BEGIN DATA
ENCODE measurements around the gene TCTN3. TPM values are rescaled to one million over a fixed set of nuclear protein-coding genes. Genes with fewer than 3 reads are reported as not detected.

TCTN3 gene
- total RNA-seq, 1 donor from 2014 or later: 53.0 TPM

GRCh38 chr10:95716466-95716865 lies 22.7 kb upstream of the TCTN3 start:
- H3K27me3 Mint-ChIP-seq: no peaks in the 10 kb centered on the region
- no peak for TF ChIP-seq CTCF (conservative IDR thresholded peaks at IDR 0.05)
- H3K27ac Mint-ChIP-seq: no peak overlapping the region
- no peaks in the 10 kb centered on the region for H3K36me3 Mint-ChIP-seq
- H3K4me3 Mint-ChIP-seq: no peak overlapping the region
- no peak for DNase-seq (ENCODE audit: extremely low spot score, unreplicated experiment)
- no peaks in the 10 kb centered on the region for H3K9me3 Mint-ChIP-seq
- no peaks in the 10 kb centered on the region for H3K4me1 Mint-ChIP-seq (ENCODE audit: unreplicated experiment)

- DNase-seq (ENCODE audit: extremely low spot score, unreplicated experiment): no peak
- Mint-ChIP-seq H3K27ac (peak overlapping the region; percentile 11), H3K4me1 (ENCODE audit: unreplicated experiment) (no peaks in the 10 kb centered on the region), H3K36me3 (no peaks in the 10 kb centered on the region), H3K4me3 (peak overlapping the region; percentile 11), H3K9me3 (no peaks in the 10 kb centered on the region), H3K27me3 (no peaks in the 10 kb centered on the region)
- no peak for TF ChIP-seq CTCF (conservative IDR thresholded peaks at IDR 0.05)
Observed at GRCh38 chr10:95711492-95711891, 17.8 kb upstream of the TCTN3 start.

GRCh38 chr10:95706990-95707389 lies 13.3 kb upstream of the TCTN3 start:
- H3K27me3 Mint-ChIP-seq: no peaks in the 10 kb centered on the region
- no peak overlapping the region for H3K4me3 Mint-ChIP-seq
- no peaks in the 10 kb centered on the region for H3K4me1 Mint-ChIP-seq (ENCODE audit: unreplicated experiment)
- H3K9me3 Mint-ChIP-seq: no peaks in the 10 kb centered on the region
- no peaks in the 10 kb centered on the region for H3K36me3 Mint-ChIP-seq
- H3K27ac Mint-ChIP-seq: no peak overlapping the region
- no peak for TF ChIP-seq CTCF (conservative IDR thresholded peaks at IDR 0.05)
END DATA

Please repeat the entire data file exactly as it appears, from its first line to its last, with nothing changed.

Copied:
ENCODE measurements around the gene TCTN3. TPM values are rescaled to one million over a fixed set of nuclear protein-coding genes. Genes with fewer than 3 reads are reported as not detected.

TCTN3 gene
- total RNA-seq, 1 donor from 2014 or later: 53.0 TPM

GRCh38 chr10:95716466-95716865 lies 22.7 kb upstream of the TCTN3 start:
- H3K27me3 Mint-ChIP-seq: no peaks in the 10 kb centered on the region
- no peak for TF ChIP-seq CTCF (conservative IDR thresholded peaks at IDR 0.05)
- H3K27ac Mint-ChIP-seq: no peak overlapping the region
- no peaks in the 10 kb centered on the region for H3K36me3 Mint-ChIP-seq
- H3K4me3 Mint-ChIP-seq: no peak overlapping the region
- no peak for DNase-seq (ENCODE audit: extremely low spot score, unreplicated experiment)
- no peaks in the 10 kb centered on the region for H3K9me3 Mint-ChIP-seq
- no peaks in the 10 kb centered on the region for H3K4me1 Mint-ChIP-seq (ENCODE audit: unreplicated experiment)

- DNase-seq (ENCODE audit: extremely low spot score, unreplicated experiment): no peak
- Mint-ChIP-seq H3K27ac (peak overlapping the region; percentile 11), H3K4me1 (ENCODE audit: unreplicated experiment) (no peaks in the 10 kb centered on the region), H3K36me3 (no peaks in the 10 kb centered on the region), H3K4me3 (peak overlapping the region; percentile 11), H3K9me3 (no peaks in the 10 kb centered on the region), H3K27me3 (no peaks in the 10 kb centered on the region)
- no peak for TF ChIP-seq CTCF (conservative IDR thresholded peaks at IDR 0.05)
Observed at GRCh38 chr10:95711492-95711891, 17.8 kb upstream of the TCTN3 start.

GRCh38 chr10:95706990-95707389 lies 13.3 kb upstream of the TCTN3 start:
- H3K27me3 Mint-ChIP-seq: no peaks in the 10 kb centered on the region
- no peak overlapping the region for H3K4me3 Mint-ChIP-seq
- no peaks in the 10 kb centered on the region for H3K4me1 Mint-ChIP-seq (ENCODE audit: unreplicated experiment)
- H3K9me3 Mint-ChIP-seq: no peaks in the 10 kb centered on the region
- no peaks in the 10 kb centered on the region for H3K36me3 Mint-ChIP-seq
- H3K27ac Mint-ChIP-seq: no peak overlapping the region
- no peak for TF ChIP-seq CTCF (conservative IDR thresholded peaks at IDR 0.05)